Monday, November 11, 2013

Dirt Cheap Stage Race series report: Adventures in Mendon Part 1

Exhausted selfie. The point is, I got the
coveted sweatshirt.
This weekend I ran 19 miles through the woods, split up over three races in Fleet Feet Rochester's Dirt Cheap Stage Race in Mendon.

Last year I did Stage #2, at Devil's Bathtub, billed as a 5.5 mile race but actually a little shorter. I was jealous of all the people who did all three and got the coveted sweatshirt. I vowed to come back.

Life being as crazy as it has been lately, though, there was a good chance I might have let this one fall through the cracks. Enter Allison. We decided to do this series long ago, before our marathons, and she kept reminding me. She had me on the hook, I couldn't back out.

I was by no means trained for a trail race. I've just run casually since the Wine Glass Marathon a month ago. I haven't done hill training in eons.

So I took it slow, walked all of the hills, Allison stuck with me in the last two stages (more on that saga, an adventure in itself, in Parts 2 and 3.) I finished the series with a combined time of 4:23:46.

This will be a 3-part blog. Stage 2 will post this afternoon, and Stage 3 Tuesday morning, then a special post on Wednesday.

STAGE 1: Time Trial

The first stage was a 3-mile hilly time trial Saturday morning, which I finished in 40:46.

The morning started with an adrenaline surge. Alarm went of. Hit snooze for ten minutes. Drifted away again. I wake up to the phone ringing. The caller ID says "Allison."

I immediately assumed it was a runner's first nightmare: I overslept and Allison was going to say "where on earth are you?" I relaxed when I saw it was still 7:30-something. The phone call wasn't good news, she had a family matter to attend to so she'd have to miss the first race. Bummer, but I'd still have her for the second two stages.

Took the dogs out. It wasn't that cold. Drove to Mendon. What a difference 20 minutes makes, burr, why didn't I bring gloves?

They lined us up, and we started one runner at a time, 5 seconds apart, I was #145, so I had about a 10 minute wait. In this time it started snowing oh so slightly. We started on a slight uphill grade, my legs hated me immediately.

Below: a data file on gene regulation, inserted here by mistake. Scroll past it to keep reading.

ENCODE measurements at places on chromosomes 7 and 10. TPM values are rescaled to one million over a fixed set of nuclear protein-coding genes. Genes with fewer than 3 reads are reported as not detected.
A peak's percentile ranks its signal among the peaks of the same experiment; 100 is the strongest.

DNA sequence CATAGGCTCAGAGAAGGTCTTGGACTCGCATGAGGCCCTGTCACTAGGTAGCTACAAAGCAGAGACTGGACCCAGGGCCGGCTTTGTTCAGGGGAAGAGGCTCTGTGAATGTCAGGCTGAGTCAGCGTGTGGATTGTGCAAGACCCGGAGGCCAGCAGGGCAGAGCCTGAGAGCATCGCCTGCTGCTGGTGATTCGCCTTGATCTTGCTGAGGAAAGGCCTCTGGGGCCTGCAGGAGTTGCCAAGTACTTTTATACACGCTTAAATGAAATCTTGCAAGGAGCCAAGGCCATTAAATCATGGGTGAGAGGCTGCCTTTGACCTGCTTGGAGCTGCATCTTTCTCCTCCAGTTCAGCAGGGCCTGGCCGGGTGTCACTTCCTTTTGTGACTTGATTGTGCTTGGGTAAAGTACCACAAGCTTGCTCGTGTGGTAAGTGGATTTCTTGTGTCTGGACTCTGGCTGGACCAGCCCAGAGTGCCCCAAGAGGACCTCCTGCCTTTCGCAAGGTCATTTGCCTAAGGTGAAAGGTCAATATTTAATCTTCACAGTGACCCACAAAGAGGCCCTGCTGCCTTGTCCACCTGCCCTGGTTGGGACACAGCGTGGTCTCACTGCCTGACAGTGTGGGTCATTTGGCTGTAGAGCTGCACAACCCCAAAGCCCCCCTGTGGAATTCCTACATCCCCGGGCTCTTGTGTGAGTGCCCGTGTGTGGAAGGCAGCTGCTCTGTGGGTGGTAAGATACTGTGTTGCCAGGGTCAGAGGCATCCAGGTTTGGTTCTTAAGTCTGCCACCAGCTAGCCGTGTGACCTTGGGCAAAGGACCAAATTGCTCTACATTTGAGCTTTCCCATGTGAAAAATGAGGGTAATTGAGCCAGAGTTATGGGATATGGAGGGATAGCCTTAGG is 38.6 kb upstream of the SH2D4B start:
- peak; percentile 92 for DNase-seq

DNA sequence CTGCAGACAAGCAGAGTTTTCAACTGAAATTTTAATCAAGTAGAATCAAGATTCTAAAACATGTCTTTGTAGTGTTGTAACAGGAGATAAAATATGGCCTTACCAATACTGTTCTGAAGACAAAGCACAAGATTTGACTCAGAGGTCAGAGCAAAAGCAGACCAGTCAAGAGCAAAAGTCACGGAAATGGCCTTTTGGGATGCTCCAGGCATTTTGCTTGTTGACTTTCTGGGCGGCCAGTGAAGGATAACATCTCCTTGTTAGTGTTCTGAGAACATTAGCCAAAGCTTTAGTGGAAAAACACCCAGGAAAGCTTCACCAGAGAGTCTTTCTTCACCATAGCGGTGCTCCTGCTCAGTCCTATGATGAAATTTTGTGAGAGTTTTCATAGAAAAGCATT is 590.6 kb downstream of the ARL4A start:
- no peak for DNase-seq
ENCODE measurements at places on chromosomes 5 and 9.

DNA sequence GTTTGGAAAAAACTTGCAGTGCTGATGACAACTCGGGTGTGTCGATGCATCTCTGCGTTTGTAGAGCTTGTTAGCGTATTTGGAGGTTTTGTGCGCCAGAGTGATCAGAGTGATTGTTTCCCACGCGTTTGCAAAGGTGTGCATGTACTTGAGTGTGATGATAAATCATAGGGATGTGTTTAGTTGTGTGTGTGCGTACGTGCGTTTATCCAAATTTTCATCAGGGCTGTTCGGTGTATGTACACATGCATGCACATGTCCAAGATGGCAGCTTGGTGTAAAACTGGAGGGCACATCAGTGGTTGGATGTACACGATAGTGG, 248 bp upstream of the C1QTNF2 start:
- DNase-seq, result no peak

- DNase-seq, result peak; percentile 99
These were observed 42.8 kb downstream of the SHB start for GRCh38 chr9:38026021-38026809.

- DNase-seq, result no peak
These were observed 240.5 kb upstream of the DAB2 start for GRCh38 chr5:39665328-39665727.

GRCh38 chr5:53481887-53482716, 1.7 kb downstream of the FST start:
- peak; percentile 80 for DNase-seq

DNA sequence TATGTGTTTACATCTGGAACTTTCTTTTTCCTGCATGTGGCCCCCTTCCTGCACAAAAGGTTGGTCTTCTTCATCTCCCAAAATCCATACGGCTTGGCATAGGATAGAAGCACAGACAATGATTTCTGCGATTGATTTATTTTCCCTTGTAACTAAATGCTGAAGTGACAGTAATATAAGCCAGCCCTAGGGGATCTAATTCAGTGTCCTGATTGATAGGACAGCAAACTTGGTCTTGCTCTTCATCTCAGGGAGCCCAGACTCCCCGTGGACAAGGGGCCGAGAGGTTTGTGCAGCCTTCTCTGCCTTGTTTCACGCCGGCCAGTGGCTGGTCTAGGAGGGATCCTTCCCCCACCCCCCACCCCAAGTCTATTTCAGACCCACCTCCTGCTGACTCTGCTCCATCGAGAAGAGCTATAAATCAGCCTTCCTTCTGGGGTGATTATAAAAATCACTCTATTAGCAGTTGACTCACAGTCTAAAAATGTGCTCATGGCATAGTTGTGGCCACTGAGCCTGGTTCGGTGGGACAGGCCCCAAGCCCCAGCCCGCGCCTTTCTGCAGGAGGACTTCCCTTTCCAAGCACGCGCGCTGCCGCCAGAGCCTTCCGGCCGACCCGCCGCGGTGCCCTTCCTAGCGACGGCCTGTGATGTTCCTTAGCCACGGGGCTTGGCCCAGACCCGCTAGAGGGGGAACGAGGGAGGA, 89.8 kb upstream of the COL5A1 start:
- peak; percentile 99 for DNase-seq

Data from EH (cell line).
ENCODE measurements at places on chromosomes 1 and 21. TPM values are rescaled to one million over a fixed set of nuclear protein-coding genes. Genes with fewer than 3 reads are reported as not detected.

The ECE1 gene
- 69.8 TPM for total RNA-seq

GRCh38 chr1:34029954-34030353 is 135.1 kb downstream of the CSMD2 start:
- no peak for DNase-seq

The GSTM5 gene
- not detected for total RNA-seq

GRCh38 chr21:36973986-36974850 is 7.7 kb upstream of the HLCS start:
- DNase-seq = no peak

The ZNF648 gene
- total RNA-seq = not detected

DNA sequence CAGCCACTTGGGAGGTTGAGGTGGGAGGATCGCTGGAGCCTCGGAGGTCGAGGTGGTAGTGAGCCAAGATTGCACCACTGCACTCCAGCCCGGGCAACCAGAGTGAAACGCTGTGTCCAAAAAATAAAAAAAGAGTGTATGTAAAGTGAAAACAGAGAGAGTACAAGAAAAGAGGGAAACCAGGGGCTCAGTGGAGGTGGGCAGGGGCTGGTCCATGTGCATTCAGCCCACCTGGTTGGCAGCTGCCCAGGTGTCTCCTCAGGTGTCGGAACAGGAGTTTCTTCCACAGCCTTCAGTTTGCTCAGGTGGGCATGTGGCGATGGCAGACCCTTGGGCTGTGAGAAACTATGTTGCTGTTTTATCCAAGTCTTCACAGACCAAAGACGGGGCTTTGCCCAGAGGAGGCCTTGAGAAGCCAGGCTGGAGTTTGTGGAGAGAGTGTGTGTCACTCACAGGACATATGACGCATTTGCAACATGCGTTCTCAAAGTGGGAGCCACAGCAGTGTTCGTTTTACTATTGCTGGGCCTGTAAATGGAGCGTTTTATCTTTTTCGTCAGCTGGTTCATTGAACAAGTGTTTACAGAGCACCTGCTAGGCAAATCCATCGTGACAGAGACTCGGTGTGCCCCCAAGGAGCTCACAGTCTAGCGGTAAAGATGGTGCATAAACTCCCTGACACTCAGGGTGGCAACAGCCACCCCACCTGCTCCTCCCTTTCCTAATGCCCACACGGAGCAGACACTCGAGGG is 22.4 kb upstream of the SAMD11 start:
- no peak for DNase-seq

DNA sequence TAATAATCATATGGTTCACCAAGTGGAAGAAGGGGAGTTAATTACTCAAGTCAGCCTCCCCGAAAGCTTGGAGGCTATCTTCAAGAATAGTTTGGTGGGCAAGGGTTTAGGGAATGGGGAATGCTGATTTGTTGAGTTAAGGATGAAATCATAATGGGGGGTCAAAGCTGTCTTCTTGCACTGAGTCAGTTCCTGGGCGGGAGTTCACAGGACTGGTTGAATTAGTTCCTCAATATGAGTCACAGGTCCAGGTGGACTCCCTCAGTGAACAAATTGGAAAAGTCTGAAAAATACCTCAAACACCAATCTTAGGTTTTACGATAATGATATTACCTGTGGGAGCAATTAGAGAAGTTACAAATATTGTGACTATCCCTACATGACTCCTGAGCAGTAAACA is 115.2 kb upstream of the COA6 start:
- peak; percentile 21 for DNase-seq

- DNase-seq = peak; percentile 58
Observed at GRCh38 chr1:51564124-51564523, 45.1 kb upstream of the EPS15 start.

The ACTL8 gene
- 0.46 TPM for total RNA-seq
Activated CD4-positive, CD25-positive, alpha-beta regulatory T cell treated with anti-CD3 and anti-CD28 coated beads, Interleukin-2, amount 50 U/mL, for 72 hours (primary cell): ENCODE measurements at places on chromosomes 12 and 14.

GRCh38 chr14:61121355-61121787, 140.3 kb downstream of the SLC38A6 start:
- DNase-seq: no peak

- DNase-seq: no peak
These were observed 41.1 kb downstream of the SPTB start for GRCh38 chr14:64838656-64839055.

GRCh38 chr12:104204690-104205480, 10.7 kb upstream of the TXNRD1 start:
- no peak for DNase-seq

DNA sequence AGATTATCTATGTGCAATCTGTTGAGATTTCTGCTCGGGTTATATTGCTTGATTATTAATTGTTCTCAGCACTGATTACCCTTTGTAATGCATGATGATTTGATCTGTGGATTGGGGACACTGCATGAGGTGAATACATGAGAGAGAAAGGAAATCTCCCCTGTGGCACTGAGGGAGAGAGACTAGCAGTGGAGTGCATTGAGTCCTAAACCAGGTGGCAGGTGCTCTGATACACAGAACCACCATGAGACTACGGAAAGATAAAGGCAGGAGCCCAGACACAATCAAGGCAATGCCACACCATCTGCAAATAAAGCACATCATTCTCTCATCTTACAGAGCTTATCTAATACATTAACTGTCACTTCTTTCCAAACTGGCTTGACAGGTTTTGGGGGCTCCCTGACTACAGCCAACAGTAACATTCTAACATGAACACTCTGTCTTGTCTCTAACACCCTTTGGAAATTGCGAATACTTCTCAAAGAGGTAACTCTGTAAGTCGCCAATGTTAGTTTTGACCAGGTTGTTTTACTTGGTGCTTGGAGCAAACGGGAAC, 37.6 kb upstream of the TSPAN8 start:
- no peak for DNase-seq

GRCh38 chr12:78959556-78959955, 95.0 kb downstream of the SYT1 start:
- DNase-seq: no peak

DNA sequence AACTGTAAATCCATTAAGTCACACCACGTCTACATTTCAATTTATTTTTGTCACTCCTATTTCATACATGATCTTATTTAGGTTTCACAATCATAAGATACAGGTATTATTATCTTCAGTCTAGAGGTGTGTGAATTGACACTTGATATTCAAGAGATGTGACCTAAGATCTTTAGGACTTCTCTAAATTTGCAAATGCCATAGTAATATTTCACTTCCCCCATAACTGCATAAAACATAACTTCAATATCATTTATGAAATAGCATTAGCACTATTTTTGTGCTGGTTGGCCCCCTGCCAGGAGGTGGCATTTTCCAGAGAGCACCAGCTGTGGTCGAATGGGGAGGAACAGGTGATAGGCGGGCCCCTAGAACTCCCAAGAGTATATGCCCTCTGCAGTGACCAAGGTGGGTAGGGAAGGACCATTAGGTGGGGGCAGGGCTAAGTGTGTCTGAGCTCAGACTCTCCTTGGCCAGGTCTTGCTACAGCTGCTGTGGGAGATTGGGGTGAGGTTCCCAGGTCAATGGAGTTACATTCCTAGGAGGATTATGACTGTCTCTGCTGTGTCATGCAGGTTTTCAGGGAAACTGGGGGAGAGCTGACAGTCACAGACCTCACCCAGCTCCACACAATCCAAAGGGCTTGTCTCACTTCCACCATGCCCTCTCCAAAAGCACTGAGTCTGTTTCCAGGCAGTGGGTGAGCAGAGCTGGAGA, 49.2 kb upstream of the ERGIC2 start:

When they said hilly, they meant hilly. These were some of the most treacherous, brutal climbs I've ever faced. I walked most of the inclines, some I couldn't have run if I tried. I laughed at my old self who might have forced myself to run the whole way. The light snowfall made the run absolutely beautiful.

The best volunteer ever stood at Mile 2. She cheered us on as we turned a corner and started to attack a giant hill. "This is a bad hill, it is not the last hill, and you are not almost there," she said.

The well-intentioned-yet-lying volunteers at Musselman constantly promising me that "this is the last hill" still haunt me. Gotta love the honest ones.

I clawed my way up the beast, which seemed never ending, and at the top was Boots, coowner of Fleet Feet. "This is a no standing zone" he says as I'm huffing and puffing my way to the top. I grin. "It's all downhill from here, right?" I say, repeating an oft-heard but rarely true phrase that comes from most volunteers.

"Nope. There's a little one, it doesn't last long."

"Thanks for being honest!!"

I slog my way through the remaining mile, then head back to the lodge for delicious Nutella and cashew butter. A chiropractor there adjusted my back, oh so good, then I got coffee and drove to Devil's Bathtub, the start of Race #2, put my headphones in and closed my eyes for a bit.

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